Originally slated to begin at 3 p.m. ET Friday, the platform committee didn't start considering amendments to the draft platform they'd arrived with until 10 p.m., with the platform committee co-chair, Connecticut Gov. Dannel Malloy, repeatedly stalling, sending delegates off to a memorial for victims of the Orlando nightclub massacre and serving them dinner.
After deals late Friday and early Saturday on health care and the minimum wage, both campaigns entered their biggest fight of the weekend: trade, an issue that helped Sanders during his insurgent run.
Sanders' delegates wanted the platform to include a strict and explicit opposition to the Trans-Pacific Partnership, the 12-nation trade deal negotiated by President Barack Obama's administration, ever getting a vote -- even in the lame-duck session before a new president is sworn in.
But Clinton's allies didn't want to embarrass Obama in his own party's platform. Instead, they crafted language laying out Democratic principles on trade -- calling for all pacts to address labor rights, environmental rules, currency manipulation and more -- and had AFSCME President Lee Saunders present it.
Then, Clinton's delegates voted down Sanders' proposals on trade -- leading to boos, with some of his supporters in the portion of the ballroom that was open to the public shouting "shame" and walking out.
Another Sanders loss came on a proposal that his campaign hadn't identified as a top priority -- but his supporters in Orlando had. It would have denounced Israeli settlements, a move Clinton's delegates argued would exacerbate tensions and harm the United States' position as an independent arbiter of two-state solution negotiations between Israelis and Palestinians.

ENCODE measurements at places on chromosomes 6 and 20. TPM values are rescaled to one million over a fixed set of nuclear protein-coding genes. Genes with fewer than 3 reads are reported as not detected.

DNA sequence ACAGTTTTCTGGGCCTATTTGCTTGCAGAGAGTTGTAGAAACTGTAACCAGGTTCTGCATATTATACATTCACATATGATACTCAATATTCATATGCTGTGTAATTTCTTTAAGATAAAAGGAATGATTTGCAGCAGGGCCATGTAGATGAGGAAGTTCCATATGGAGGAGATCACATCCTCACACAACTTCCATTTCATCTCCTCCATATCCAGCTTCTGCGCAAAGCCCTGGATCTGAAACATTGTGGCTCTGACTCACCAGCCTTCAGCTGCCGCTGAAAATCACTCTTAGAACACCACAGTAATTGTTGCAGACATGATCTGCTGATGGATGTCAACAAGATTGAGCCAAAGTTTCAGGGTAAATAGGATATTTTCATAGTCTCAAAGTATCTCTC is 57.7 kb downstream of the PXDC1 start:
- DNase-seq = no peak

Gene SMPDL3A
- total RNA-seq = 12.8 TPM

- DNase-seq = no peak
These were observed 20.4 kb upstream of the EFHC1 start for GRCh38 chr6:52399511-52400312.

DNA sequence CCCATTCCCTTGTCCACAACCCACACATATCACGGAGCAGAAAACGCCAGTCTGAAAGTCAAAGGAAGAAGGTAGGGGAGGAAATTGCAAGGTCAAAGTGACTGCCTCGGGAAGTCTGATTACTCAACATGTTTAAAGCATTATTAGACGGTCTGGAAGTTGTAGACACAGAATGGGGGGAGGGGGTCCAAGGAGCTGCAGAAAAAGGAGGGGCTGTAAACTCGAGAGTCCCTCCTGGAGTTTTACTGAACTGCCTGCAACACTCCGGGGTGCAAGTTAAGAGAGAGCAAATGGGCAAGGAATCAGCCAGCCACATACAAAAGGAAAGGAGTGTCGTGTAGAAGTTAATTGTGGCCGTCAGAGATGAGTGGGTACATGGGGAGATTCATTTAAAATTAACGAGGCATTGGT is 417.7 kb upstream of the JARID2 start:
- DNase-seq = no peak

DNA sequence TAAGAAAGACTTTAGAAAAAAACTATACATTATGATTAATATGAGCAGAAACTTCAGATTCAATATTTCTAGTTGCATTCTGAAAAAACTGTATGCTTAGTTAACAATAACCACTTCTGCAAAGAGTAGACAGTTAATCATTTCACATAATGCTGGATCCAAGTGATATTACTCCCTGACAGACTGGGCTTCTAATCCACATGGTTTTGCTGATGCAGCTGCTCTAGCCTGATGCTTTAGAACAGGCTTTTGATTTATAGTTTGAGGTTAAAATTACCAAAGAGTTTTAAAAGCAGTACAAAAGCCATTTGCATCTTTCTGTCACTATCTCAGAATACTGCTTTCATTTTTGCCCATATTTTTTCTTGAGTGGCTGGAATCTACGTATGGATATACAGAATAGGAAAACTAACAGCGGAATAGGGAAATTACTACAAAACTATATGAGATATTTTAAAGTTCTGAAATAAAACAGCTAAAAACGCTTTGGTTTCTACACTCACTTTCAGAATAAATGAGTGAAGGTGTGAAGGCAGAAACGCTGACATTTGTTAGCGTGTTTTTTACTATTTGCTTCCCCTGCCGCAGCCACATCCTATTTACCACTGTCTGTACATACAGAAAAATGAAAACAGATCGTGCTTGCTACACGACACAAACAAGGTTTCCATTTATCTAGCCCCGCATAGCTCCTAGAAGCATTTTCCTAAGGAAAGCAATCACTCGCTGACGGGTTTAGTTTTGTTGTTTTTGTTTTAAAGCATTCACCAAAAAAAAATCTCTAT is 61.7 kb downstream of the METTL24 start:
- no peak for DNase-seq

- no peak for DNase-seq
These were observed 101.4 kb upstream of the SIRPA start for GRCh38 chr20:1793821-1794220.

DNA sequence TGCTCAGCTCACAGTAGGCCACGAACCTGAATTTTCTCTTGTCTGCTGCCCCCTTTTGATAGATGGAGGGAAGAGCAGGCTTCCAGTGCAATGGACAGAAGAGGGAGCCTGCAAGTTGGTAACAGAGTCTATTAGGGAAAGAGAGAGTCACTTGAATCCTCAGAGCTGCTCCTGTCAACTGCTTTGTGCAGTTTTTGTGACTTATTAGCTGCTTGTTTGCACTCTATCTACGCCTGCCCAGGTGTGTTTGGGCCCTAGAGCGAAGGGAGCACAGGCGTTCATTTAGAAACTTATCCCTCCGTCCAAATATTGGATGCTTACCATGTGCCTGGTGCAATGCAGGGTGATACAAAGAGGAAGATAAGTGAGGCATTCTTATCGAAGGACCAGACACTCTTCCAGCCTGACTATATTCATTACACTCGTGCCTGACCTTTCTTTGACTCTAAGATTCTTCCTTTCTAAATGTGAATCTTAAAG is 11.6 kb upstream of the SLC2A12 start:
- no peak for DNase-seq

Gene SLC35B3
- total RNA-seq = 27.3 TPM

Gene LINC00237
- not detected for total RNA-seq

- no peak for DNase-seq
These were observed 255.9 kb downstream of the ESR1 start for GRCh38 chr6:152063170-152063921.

Then, though, came a series of compromises in which Sanders extracted major concessions.
On energy, Sanders didn't get the call for a national fracking ban that he wanted, but he did get Clinton's camp to embrace the stance that "greenhouse gases should be priced to reflect their negative externalities, and to accelerate the transition to a clean energy economy and help meet our climate goals" -- which sounds similar to the carbon tax that Sanders has supported.
Debate over identifying Clinton as the nominee
The only worrying sign for a party aspiring for unity came in the wee Sunday morning hours, when the Clinton and Sanders camps had agreed to a final amendment.
It would have identified Clinton as the Democratic nominee, and credited Sanders by name for bringing young people and independents into the party and the primary process.
However, Sanders' fans in the public gallery loudly rebelled, booing the language and insisting that Sanders keep up his campaign and contest the convention. Some were still angry that the trade and Israeli settlements language had been rejected.
"You have done yourself no favors with bringing the progressive wing of the Democratic Party to vote for you," Anthony Rogers-Wright, a 40-year-old Seattle policy aide for an environmental non-profit, said of Clinton's campaign.
"Smarten up and show us that we matter, and show us that the historic campaign that Bernie Sanders ran are not just words to you -- that would be my message to you," he said.
For the sake of party unity, the amendment was withdrawn.